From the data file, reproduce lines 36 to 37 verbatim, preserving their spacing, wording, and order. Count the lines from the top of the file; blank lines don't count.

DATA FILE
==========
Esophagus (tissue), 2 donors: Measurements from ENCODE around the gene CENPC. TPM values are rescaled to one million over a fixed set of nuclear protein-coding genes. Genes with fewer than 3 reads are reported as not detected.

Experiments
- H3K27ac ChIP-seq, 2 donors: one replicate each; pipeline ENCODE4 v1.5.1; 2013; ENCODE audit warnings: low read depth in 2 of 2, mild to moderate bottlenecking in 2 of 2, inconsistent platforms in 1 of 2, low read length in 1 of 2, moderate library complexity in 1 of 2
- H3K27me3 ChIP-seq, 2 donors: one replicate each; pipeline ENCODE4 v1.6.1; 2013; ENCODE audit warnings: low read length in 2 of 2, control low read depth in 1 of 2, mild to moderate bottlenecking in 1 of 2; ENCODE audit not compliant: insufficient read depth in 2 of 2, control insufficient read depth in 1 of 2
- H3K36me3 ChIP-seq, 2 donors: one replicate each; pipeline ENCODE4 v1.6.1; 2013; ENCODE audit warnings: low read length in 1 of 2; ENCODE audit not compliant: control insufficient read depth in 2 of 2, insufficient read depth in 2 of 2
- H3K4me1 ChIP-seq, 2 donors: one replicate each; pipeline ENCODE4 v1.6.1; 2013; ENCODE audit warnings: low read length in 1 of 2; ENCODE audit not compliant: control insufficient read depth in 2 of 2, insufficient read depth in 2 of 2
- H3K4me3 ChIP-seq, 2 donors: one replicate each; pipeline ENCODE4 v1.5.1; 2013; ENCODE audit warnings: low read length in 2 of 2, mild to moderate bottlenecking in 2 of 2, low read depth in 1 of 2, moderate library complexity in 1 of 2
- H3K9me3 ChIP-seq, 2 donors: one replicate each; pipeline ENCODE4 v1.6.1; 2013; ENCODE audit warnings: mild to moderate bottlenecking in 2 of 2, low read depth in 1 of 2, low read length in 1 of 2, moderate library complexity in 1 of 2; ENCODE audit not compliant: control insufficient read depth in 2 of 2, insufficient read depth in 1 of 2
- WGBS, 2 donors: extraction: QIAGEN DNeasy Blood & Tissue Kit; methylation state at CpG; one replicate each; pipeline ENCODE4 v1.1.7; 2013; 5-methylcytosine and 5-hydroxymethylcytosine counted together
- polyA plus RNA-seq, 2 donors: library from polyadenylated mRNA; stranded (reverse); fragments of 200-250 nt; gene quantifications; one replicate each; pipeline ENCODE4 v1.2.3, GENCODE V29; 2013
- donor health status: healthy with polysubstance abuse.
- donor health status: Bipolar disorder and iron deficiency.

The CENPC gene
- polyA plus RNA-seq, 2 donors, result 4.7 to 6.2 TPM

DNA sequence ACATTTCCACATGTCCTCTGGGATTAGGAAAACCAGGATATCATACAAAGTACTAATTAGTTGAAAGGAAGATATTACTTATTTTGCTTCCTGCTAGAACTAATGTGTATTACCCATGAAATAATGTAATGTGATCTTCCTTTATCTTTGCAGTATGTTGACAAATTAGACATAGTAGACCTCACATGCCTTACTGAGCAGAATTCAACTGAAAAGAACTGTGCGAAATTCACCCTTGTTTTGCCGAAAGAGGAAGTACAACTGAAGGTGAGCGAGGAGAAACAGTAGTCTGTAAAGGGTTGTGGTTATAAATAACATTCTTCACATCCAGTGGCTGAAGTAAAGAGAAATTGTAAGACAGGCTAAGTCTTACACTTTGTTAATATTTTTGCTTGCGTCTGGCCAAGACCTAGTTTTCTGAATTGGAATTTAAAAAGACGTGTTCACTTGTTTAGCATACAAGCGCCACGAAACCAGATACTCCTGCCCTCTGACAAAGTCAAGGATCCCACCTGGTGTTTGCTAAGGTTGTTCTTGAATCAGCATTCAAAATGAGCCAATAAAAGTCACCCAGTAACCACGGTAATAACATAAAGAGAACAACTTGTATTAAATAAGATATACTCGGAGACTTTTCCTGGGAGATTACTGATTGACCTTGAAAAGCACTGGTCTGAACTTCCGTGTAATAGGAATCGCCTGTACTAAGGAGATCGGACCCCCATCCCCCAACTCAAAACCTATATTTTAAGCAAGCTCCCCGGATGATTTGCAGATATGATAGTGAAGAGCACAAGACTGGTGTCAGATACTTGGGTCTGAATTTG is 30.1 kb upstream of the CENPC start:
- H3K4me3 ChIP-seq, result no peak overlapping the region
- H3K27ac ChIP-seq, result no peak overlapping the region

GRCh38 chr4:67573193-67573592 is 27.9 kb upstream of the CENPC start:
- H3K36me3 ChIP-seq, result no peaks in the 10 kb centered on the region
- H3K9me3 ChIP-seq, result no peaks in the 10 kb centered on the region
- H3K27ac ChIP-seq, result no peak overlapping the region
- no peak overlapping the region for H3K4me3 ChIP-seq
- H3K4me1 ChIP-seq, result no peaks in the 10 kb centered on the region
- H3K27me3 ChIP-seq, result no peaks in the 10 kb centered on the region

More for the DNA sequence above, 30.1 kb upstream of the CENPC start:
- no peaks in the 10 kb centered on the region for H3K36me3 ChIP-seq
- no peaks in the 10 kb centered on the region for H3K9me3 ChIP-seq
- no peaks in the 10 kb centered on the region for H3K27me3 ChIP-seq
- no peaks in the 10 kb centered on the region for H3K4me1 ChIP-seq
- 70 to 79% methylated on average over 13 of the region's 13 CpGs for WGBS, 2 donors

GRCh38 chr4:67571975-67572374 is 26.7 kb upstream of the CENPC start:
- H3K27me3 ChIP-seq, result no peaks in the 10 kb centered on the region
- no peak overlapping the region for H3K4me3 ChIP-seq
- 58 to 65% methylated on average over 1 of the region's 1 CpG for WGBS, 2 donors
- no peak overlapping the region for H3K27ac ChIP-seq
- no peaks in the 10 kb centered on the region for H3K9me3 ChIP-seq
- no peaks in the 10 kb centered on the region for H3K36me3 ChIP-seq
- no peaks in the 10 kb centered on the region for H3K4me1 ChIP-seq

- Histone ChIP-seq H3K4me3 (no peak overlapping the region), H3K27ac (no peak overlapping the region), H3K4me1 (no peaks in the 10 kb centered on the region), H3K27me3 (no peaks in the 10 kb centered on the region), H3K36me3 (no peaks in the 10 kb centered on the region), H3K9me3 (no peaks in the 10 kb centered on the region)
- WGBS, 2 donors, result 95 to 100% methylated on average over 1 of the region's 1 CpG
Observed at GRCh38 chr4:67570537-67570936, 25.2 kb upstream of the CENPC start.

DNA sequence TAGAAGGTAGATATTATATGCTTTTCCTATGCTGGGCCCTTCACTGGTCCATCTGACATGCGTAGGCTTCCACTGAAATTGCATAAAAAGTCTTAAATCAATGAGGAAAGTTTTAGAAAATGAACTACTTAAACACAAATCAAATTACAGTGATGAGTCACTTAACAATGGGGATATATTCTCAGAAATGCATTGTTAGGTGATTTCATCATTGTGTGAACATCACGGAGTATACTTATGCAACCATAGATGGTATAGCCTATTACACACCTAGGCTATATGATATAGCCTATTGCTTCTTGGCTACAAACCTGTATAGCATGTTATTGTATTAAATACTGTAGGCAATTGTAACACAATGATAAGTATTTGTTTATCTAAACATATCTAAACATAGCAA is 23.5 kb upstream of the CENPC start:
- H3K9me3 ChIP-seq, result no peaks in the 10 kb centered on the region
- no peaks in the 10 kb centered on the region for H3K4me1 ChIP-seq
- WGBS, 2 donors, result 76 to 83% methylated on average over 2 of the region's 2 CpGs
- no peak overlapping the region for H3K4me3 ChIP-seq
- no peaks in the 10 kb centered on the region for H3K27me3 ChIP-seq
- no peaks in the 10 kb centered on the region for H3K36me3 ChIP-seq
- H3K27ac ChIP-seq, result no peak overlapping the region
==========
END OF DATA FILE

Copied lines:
- no peaks in the 10 kb centered on the region for H3K9me3 ChIP-seq
- no peaks in the 10 kb centered on the region for H3K36me3 ChIP-seq